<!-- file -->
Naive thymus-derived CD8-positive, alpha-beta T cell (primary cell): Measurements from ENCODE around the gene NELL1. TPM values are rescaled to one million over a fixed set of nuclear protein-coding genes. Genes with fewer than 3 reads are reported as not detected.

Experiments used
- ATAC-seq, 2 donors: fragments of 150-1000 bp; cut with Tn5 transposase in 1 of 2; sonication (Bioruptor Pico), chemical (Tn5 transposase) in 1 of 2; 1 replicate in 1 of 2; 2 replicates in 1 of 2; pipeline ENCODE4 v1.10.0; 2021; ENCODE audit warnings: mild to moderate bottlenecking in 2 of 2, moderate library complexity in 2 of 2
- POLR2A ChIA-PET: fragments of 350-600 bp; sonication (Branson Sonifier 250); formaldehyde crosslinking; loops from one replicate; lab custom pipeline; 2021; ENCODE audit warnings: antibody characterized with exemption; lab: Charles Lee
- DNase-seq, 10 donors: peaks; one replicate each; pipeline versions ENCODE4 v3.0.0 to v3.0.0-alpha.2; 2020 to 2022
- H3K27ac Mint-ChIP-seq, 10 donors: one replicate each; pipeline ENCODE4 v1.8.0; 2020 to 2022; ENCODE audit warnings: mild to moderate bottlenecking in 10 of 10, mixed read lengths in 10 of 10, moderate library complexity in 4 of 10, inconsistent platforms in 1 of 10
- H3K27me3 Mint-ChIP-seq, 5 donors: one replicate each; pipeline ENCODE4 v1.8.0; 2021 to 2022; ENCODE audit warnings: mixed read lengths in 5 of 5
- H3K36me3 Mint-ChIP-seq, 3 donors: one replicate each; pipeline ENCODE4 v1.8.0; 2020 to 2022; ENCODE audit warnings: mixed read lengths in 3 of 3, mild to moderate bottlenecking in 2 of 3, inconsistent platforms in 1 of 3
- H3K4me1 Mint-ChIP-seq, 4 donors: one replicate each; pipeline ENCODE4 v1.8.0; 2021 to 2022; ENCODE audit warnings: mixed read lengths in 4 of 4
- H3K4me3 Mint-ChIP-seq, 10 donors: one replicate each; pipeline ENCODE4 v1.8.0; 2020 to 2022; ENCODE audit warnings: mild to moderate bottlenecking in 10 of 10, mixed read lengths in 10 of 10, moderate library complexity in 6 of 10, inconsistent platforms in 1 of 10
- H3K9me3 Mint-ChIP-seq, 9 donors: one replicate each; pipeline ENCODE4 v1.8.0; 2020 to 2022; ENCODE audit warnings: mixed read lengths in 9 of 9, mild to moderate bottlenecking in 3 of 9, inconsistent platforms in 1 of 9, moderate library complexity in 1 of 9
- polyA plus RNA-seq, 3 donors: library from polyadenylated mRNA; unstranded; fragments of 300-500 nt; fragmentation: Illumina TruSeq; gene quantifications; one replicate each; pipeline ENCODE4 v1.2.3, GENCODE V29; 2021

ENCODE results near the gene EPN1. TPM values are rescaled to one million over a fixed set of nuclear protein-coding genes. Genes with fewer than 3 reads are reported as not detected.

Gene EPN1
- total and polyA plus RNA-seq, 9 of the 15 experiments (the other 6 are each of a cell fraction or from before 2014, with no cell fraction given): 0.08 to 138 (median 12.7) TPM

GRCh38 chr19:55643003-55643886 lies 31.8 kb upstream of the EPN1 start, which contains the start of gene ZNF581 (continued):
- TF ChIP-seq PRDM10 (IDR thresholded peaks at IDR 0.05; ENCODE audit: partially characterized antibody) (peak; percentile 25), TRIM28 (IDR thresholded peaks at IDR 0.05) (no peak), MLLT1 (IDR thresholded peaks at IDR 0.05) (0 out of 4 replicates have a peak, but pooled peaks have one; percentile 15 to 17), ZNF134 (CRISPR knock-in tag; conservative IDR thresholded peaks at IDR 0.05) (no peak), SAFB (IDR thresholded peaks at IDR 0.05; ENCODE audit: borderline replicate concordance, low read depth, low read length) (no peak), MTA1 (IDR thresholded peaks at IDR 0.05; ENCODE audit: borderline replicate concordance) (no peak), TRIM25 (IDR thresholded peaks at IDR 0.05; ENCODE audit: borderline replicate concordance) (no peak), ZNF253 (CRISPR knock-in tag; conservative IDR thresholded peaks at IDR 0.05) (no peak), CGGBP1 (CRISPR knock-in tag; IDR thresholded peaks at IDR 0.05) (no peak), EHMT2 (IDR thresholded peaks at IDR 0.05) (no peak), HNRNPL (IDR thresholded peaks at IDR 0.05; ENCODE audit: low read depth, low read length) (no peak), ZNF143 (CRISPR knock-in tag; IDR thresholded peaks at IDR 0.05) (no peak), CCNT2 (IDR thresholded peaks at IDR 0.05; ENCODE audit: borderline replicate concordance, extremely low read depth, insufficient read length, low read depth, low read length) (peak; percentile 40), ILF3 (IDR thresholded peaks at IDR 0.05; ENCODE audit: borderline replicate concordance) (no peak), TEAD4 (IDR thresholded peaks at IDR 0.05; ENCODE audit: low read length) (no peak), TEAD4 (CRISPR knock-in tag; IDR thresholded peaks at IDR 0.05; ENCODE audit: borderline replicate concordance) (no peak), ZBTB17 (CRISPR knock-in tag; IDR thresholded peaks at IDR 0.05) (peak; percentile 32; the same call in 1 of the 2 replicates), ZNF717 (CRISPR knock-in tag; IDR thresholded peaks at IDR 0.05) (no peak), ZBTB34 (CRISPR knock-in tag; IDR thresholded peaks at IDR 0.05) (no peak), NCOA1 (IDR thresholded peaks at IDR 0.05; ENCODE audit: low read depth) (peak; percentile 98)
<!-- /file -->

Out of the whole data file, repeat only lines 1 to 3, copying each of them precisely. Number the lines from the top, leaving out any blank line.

Naive thymus-derived CD8-positive, alpha-beta T cell (primary cell): Measurements from ENCODE around the gene NELL1. TPM values are rescaled to one million over a fixed set of nuclear protein-coding genes. Genes with fewer than 3 reads are reported as not detected.

Experiments used
- ATAC-seq, 2 donors: fragments of 150-1000 bp; cut with Tn5 transposase in 1 of 2; sonication (Bioruptor Pico), chemical (Tn5 transposase) in 1 of 2; 1 replicate in 1 of 2; 2 replicates in 1 of 2; pipeline ENCODE4 v1.10.0; 2021; ENCODE audit warnings: mild to moderate bottlenecking in 2 of 2, moderate library complexity in 2 of 2